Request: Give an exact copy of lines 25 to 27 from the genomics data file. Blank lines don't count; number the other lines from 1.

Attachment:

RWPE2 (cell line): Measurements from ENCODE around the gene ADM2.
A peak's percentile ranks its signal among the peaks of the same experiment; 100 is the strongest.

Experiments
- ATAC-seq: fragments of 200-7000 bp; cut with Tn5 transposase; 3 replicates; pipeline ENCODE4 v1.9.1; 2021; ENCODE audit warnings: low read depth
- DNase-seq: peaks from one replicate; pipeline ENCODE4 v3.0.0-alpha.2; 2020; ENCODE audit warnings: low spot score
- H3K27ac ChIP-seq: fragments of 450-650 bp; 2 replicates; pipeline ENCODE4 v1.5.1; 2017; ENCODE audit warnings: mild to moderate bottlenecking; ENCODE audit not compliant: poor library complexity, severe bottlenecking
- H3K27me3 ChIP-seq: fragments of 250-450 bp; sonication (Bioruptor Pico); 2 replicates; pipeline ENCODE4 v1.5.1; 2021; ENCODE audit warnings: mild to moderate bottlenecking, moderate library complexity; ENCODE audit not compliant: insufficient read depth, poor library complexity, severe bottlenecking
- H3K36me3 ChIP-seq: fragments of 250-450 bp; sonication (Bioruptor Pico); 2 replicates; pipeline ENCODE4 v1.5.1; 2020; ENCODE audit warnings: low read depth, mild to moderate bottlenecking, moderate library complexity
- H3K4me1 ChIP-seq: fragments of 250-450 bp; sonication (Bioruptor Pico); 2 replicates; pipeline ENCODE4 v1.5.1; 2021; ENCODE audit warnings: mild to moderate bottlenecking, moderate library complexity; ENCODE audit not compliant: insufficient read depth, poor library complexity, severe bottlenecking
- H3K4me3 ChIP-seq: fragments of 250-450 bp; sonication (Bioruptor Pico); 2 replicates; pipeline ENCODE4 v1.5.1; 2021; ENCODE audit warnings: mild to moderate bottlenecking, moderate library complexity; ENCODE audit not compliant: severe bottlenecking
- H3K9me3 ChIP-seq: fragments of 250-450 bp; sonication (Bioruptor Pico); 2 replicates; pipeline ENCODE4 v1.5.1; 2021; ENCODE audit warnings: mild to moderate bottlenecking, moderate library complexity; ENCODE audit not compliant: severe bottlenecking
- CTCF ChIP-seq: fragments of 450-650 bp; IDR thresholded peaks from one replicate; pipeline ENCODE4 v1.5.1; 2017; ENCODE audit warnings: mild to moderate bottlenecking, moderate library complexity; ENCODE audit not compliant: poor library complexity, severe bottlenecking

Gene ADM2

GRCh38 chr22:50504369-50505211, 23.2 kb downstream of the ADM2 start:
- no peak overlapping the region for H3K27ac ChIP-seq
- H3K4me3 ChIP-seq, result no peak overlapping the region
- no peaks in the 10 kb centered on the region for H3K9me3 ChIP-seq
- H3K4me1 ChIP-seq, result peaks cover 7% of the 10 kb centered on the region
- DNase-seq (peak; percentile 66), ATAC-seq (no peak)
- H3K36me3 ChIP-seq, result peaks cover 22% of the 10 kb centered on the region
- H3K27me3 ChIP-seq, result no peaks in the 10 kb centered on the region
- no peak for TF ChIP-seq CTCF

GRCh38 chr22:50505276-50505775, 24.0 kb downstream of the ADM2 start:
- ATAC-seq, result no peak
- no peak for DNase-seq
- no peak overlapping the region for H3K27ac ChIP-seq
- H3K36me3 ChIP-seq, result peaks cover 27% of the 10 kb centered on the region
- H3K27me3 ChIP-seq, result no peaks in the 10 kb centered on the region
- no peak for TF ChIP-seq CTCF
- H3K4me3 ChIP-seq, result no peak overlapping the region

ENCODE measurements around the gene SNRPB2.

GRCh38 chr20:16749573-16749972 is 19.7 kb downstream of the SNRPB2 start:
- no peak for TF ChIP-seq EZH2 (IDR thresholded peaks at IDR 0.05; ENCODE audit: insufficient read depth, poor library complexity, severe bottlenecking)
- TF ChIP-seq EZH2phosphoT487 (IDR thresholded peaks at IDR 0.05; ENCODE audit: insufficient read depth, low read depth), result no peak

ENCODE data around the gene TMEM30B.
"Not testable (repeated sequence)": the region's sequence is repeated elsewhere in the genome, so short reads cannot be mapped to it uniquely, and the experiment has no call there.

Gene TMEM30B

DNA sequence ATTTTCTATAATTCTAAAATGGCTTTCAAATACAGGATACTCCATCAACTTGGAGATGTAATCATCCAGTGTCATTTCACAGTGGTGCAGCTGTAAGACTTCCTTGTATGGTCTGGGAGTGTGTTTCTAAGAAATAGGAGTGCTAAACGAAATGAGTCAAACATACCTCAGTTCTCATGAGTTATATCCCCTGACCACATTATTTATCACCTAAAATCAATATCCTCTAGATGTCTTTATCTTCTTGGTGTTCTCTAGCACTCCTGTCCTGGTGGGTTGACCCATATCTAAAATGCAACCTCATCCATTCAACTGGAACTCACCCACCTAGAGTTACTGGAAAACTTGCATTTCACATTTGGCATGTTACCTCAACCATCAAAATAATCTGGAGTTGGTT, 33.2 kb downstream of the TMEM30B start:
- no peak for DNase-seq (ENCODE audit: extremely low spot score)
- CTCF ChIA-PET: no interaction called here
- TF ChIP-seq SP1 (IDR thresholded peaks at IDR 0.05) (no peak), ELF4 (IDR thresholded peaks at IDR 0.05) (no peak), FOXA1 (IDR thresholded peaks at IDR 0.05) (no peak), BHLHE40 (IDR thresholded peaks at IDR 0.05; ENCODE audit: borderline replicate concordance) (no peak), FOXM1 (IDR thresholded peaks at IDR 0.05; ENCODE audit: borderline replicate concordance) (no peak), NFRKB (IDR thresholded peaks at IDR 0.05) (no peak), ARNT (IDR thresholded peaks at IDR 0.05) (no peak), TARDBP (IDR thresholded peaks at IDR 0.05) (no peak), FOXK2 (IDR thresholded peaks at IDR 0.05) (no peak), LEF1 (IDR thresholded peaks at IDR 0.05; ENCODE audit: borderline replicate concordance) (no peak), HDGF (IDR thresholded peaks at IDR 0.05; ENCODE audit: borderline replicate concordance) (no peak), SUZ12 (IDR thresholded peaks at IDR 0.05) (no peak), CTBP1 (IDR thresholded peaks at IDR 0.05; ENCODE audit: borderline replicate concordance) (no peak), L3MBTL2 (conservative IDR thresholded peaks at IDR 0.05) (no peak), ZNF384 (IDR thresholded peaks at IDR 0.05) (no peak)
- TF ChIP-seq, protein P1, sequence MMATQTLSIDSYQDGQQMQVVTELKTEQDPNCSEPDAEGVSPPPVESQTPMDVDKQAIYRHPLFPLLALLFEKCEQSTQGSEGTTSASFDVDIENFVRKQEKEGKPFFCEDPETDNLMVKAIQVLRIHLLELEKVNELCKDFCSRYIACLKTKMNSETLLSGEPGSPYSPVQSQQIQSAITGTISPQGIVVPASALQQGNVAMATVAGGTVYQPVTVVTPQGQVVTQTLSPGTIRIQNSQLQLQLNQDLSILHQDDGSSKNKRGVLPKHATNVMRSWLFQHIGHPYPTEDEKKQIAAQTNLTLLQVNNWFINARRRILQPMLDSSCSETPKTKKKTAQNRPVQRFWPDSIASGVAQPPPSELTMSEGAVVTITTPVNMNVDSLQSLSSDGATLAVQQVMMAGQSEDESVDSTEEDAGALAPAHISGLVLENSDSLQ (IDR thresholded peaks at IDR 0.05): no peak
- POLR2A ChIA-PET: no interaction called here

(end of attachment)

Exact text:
- no peak for DNase-seq
- no peak overlapping the region for H3K27ac ChIP-seq
- H3K36me3 ChIP-seq, result peaks cover 27% of the 10 kb centered on the region